The beauty of the Lord

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The word "beauty" appears in only 49 verses in the King James Bible. Of those occurrences only two, Psalm 27:4 (written by King David) and 90:17 (originally composed by Moses and likely written down by priests who served during David's life) use the term "beauty of the Lord."

One thing have I desired . . . to behold the beauty of the LORD, and to enquire in his temple (Psalm 27:4, KJV)

And let the beauty of the LORD our God be upon us: and establish thou the work of our hands upon us; yea, the work of our hands establish thou it (Psalm 90:17, KJV)

Because of its rarity, it seems almost inconsequential. However, what makes a precious gem valuable? Its value comes from its rarity and the desire of people to have it. A gemologist looks beyond the outward appearance of a diamond to see what it look like on the inside. Only then does he begin the work of revealing its inner qualities.

David never thought of the beauty of God as inconsequential, but as a valuable gem to be desired. He saw things in him that most people overlooked and still overlook today.

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What does the Bible say about the rarity of GOLD?
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The Life of King David

In Psalm 27 David sees God as his light, his salvation, and his strength (verse 1). Despite armies gathering against him, David had peace and confidence (verse 3). He recognized God as being approachable (verse 4), and his protector (verse 5). He knew God enjoys praise and music (verse 6), and that he is merciful (verse 7). Even if his parents might abandon him, he knew the Eternal would be his protector forever (verse 10). David saw God as a teacher and a leader (verse 11). In all things, he saw God's goodness. He urges us to wait on him and "be of good courage, and He shall make your heart strong" (verse 14, HBFV translation).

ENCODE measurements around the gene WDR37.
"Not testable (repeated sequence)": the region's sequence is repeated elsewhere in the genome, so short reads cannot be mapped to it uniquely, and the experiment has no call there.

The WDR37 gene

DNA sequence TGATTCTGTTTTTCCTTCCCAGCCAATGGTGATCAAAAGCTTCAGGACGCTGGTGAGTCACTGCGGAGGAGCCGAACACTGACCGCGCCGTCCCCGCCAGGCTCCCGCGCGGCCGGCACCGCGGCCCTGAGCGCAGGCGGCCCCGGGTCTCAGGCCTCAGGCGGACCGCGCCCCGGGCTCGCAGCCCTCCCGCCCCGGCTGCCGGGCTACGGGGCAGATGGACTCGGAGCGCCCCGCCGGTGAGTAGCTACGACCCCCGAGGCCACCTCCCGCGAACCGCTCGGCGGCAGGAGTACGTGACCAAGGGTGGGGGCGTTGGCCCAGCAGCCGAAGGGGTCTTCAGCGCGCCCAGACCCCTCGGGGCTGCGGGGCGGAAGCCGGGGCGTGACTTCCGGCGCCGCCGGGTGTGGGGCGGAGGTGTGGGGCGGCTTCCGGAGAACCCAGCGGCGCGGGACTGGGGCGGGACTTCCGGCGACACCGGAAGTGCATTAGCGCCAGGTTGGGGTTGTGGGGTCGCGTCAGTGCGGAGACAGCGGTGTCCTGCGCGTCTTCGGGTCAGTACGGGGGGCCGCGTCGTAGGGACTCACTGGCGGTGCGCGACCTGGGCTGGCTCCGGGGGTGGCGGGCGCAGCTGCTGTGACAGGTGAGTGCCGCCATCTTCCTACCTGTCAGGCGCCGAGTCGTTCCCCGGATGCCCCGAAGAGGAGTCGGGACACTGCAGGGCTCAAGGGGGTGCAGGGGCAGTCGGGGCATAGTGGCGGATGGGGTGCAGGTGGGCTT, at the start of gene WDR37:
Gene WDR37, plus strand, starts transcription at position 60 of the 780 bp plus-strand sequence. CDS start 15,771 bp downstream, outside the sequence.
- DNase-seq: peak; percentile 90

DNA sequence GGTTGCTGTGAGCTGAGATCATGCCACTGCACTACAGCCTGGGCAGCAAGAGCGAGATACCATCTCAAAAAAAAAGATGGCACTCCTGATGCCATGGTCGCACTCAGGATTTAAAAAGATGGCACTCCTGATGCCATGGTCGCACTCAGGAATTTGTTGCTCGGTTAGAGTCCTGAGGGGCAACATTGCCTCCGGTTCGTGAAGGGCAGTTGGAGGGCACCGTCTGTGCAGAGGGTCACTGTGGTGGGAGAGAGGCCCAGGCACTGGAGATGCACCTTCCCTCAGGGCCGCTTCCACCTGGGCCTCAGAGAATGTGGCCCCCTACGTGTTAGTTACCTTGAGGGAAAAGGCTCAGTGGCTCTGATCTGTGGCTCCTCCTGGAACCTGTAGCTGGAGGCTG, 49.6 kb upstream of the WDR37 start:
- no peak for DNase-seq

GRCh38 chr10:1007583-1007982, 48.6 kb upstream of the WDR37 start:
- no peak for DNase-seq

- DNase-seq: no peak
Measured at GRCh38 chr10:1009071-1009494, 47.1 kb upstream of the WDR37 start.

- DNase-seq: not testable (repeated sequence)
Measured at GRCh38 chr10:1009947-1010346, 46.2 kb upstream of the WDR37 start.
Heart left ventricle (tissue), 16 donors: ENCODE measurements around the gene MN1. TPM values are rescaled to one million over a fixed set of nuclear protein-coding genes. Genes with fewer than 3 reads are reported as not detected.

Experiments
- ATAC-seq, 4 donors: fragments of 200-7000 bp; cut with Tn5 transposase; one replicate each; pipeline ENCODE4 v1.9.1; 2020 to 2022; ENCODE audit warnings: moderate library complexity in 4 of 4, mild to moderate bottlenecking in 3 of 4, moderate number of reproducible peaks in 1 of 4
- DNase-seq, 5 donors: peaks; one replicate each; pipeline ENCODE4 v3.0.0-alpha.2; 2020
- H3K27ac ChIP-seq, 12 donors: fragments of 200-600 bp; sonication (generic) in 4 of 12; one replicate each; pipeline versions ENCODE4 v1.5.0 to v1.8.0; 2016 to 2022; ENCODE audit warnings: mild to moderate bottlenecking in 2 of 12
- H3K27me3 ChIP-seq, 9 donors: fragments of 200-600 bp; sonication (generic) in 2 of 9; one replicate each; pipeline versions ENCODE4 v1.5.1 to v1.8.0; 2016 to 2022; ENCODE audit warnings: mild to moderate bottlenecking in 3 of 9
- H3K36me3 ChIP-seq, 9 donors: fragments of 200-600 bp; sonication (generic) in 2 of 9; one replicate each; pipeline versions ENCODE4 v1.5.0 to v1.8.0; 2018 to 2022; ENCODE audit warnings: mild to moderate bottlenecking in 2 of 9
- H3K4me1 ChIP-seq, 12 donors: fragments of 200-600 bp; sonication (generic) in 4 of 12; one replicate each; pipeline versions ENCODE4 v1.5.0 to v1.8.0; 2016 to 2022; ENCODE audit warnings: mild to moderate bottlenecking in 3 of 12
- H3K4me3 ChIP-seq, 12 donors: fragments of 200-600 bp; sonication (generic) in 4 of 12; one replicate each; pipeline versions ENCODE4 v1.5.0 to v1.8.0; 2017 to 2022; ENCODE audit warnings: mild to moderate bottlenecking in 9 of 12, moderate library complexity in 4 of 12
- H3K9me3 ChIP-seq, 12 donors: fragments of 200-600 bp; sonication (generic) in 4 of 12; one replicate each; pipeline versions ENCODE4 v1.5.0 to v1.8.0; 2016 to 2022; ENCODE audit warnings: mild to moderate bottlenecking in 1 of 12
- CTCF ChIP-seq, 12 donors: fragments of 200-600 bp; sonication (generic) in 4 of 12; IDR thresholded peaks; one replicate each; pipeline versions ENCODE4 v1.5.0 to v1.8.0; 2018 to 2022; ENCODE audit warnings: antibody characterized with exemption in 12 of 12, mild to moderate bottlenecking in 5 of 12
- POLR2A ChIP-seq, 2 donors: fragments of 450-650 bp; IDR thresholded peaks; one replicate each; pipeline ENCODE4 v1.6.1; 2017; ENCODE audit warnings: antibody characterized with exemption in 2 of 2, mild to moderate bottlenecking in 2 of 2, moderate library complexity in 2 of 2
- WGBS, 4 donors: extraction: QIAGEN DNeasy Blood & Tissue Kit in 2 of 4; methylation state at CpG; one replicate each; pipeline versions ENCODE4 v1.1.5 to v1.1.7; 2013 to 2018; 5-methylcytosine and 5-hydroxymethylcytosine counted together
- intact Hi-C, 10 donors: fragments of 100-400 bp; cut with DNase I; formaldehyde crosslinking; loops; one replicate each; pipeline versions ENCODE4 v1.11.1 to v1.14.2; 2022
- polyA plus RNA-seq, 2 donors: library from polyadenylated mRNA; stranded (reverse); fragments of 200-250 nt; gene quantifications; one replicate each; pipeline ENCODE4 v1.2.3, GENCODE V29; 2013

Moses was the other fellow who recognized the beauty of God. He knew, despite having no home for forty years during the Israelites' sojourn in the wilderness, God provided refuge for them (Psalm 90:1). Unlike precious gems which had a beginning, and will have an end, Moses recognized God as being eternal (verse 2), and that man's time is nothing compared to God's (verse 4). Even though man returns to the dust he was created from (Genesis 3:19, Psalm 90:3), and perishes by God's anger (verse 7), he recognized God's ability to have pity and mercy on those who serve him (verses 13 - 14).

Moses asks God to show his mighty deeds to those who were alive back then, and to let their descendants – that is us – see his glorious might (verse 16). In the end, he prays for God's kindness and that he "Make us successful in everything we do" (verse 17, God's Word translation).

Other attributes of God are grace (Genesis 6:8, Luke 2:40), a giver of good and perfect gifts (John 4:10, Romans 6:23, Ephesians 2:8, James 1:17), and the source of all love (1John 4:9,16). Is the beauty of the Lord displayed in other ways? Yes! However, they are so numerous it took the entire Bible to enumerate them.

Additional Study Materials
Who wrote the Book of Psalms?
Why did not Moses enter the Promised Land?
How did Sarah's beauty almost get Abraham killed?

The Beauty of the Lord

Holy Bible, a Faithful Version

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